Video localisation options and tips


Any good marketer knows that video captures audiences’ attention faster and for longer.

But did you know that...

  • by 2019, global consumer internet video traffic will account for 80% of all consumer internet traffic

  • Facebook generates 8 billion video views on average per day

  • YouTube reports mobile video consumption rises by 100% every year

  • 55% of people watch videos online every day?

Now think of the above figures in combination with the below facts:

  • 72.1% of consumers spend most or all of their time on websites in their own language

  • 72.4% of consumers said they would be more likely to buy a product with information in their own language

  • 56.2% of consumers said that the ability to obtain information in their own language is more important than price.

What does it all mean?

It means you need video and you need it in your clients' language.

And how do you achieve that? With the power of translation.

When it comes to video; music, photos, fonts, graphics and time codes, make translation more technical. Video localisation requires special attention so here are some options and tips.

Option no. 1: subtitling

Subtitling is the transfer of audio information from one language into written information in another language. Subtitling works for certain videos and for certain countries. Some countries are more used to subtitling while others prefer dubbing.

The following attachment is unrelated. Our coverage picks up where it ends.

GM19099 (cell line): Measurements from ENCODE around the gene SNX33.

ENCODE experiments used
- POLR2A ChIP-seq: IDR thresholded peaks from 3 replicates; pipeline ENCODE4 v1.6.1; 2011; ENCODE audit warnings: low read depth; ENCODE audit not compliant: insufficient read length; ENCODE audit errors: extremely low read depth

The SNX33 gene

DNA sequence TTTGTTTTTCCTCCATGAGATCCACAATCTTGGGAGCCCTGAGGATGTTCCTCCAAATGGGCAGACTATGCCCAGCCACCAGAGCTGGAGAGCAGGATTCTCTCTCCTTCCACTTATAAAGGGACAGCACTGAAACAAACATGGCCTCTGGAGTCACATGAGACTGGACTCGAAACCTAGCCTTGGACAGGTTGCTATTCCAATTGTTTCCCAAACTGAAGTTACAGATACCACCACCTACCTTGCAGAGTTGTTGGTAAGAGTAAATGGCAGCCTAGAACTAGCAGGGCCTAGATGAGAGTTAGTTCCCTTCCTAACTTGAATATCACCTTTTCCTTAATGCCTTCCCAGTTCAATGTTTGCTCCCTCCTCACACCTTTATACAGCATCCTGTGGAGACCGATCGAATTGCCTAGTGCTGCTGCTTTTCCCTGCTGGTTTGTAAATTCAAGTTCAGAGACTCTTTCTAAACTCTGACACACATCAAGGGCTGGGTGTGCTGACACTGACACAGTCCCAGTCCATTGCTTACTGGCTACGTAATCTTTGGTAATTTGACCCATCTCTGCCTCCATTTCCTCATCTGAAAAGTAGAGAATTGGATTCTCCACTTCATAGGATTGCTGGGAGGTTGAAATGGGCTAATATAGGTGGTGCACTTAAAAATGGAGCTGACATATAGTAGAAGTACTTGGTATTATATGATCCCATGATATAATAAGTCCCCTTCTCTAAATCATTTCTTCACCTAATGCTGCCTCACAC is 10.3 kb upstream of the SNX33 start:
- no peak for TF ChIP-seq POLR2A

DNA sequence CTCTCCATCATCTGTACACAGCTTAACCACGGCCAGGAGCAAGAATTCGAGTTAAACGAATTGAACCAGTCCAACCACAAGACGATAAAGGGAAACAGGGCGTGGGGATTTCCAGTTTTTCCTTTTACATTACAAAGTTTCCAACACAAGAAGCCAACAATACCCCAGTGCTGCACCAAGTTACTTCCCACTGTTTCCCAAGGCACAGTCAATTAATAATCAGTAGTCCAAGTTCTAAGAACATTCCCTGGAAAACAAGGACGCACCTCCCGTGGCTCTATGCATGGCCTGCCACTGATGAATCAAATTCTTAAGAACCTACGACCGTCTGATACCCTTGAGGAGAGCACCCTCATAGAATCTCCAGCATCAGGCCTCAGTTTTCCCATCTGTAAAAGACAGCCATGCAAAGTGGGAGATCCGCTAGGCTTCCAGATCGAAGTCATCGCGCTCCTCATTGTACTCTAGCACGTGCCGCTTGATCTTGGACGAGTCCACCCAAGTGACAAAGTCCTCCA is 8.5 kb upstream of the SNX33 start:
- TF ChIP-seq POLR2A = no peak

Each subtitle line takes a certain amount of characters. Too many characters per line reduce readability significantly and the viewers' experience is ruined. There is plenty of other technical information one needs to master in order to produce subtitles, so always assign the job to a professional audio-visual translator.

According to research conducted using eye tracking and heat maps, when subtitles are produced by fans (fansubbing) instead of professional subtitlers, audiences focus on the subtitles and miss out on-screen action.

Moreover, subtitles may not be the best solution if your video has a lot of written information on screen (for example road signs, written instructions, taglines, product names etc.). Subtitling is not a straightforward process. Your audio needs to be first transcribed and timed, then translated, imported, synchronised etc.

Option no. 2: dubbing/voiceover

As mentioned above, some cultures are more used to dubbing than subtitles. Your audio still has to be transcribed, timed and translated. After this is done, it is sent to a voiceover artist who will record the target language into an audio clip.

The challenge here is that the target language audio needs to be of the same length as the original. Other important audio features such as pauses, emphasis etc. also, need to be the same in order to achieve the same results. Synchronisation, therefore, is extremely important here.

Attention!

Any video assets such as images, music, fonts and graphics, will need to be purchased again, unless they already belong to you, before they can be used again in your localised videos. One way around this is to ask your video content providers to deliver to you not only the final videos but the video packages, so that you can have access to these assets, given you've paid for them and your contract allows you to reuse them in such way. Images with written information on them, might first need to be translated and typeset and then imported into your videos.